Wearable Fitness Devices Don’t Seem to Make You Fitter

Fitbits and Apple Watches and the like may have their uses, but they don’t appear to be effective in weight loss.

Read the full article at: www.nytimes.com

 

This may sound bizarre, but a very well-designed scientific study, published in the prestigious Journal of the American Medical Association, found that those who used a fitness tracker lost less weight than those who did not.  The reasons for this paradoxical finding were not clear, but it ought to give us all pause.  Would you willingly spend money on a device that is likely to confound your efforts to lose weight?

 

I for one am not surprised.  I can think of several possible reasons why fitness trackers don’t help, and may even hinder weight loss:

  • They are based on the old “calories in minus calories out” model of weight loss
  • They encourage slow cardio which makes you eat more, and they ignore your resting metabolism
  • They give you an excuse not to exercise with intensity, which is the key to boosting metabolism

The Debunked “Calories In Minus Calories Out” Weight Loss Model

If it were nothing more than a simple elementary school math problem, then anyone would be able to lose weight and keep it off.  Of course we all know this isn’t the world we live in. Modern research has shown that the role of metabolic adaptation, the effects of macronutrient types and ratios on fat storage, and the psychology of hunger all play confounding roles in this deceptively simple equation.

If you’re still counting calories and chasing them with exercise, then you’re focusing your time and energy on the wrong things.  Shifting your focus to hunger management and metabolic modulation with macronutrient ratios will get you the results you’re after much quicker without ever having to set foot in a gym or on a scale.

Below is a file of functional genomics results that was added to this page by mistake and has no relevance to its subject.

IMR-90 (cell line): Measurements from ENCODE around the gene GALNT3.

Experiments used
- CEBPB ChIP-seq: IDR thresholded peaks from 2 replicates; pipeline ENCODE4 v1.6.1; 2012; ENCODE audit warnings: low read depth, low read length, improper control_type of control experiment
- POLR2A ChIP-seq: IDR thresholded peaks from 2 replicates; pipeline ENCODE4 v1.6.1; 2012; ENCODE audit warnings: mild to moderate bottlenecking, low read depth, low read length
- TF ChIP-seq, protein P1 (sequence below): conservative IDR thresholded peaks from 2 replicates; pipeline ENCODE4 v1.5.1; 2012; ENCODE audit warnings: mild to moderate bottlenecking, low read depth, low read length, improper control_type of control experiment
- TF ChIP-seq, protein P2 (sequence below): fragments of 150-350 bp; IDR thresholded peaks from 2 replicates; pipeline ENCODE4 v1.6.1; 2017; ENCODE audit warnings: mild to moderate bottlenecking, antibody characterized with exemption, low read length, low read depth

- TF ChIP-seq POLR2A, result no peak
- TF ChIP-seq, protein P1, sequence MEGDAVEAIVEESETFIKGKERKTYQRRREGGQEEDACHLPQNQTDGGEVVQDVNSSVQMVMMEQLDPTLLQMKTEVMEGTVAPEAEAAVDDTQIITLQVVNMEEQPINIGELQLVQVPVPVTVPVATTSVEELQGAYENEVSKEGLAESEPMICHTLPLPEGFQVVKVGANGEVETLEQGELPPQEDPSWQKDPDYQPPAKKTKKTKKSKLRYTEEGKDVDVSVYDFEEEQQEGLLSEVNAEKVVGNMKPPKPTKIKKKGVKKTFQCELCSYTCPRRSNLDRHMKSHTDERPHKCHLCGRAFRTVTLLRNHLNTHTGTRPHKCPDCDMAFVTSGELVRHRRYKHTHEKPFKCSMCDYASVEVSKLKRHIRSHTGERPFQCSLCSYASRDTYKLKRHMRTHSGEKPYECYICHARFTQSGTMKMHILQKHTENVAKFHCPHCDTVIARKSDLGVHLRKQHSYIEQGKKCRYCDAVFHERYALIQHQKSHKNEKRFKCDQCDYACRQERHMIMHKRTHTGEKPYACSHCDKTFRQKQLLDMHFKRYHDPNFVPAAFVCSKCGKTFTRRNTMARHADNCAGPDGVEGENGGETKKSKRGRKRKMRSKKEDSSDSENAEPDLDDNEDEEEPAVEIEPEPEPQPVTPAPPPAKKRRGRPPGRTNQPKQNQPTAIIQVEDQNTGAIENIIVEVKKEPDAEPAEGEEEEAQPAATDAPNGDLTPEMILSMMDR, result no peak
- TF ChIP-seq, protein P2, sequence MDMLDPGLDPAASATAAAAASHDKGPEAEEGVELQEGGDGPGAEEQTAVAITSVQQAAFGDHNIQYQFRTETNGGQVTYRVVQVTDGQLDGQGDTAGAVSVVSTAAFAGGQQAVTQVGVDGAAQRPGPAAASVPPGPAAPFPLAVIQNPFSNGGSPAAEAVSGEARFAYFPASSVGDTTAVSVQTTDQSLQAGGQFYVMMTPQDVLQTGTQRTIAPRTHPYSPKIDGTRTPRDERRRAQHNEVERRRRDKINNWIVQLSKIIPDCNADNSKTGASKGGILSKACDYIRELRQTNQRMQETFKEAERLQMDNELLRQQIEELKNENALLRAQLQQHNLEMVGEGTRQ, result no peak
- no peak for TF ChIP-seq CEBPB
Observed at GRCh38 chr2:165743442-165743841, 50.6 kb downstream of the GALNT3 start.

Slow Cardio Makes You Hungry

Fitness trackers just accumulate and sum the total of all calories you burn, and all activity calories are not equal.  You are likely to replace all the calories you burn doing slow cardio, because it makes you hungry and provides an easy rationalization for eating more.

One study showed that people increase their food intake after exercise.  This effect may be psychological – you think you’ve burned more calories than you have – or hunger-related, or a combination of both.  A review of studies found people generally overestimated how much energy exercise burned and ate more when they worked out.  Fitness trackers only make this problem worse because they can easily convince you that your step count for the day has earned you that extra slice of pizza or mochaccino, which will be just enough to put you into positive calorie balance, and thus weight gain territory, for the day.

The real beneficial effect of exercise is that it increases your resting metabolic rate, known by the scientific acronym “NEAT” (non exercise activity thermogenesis).  The majority of the calories you burn throughout the day, up to 80%, come from NEAT.  Even a brief burst of intense exercise, as short as one minute, can have an effect on your resting metabolism, which will increase your calorie burn all day – while sitting at your desk, driving, and even sleeping!  Fitness trackers discourage the type of exercise that has the greatest effect on NEAT, while encouraging slow cardio, which results in overeating.

Fitness Trackers as An Excuse

It’s the end of the day, you’re exhausted.  Your tracker has your step count over 10,000, so you figure you’re good, and head to the bar for happy hour.  Sound familiar?  If you’re using your activity tracker as an excuse to be lazy and avoid working out then it’s no wonder the study showed that people had a harder time losing weight with a tracker than without one.  The most intense form of exercise gives your metabolism the most powerful boost.  Also, maintaining that level of intensity as you get older is the primary way to halt or even reverse the effects of aging.

According to Ned Overend, the 59-year-old National Fat Bike Champion,

“Training with an emphasis on high-intensity intervals has been my preferred method of preparing for races throughout my career. I’ve learned that by reducing volume, I’m more rested for high-intensity sessions, and by being rested I can push myself harder during the intervals.”

So if you’re using a fitness tracker as an excuse to avoid intense exercise, to eat more, or to skip workouts altogether, you’re probably  better off selling it on eBay and start losing weight the low-tech way with the rest of us.

 

 

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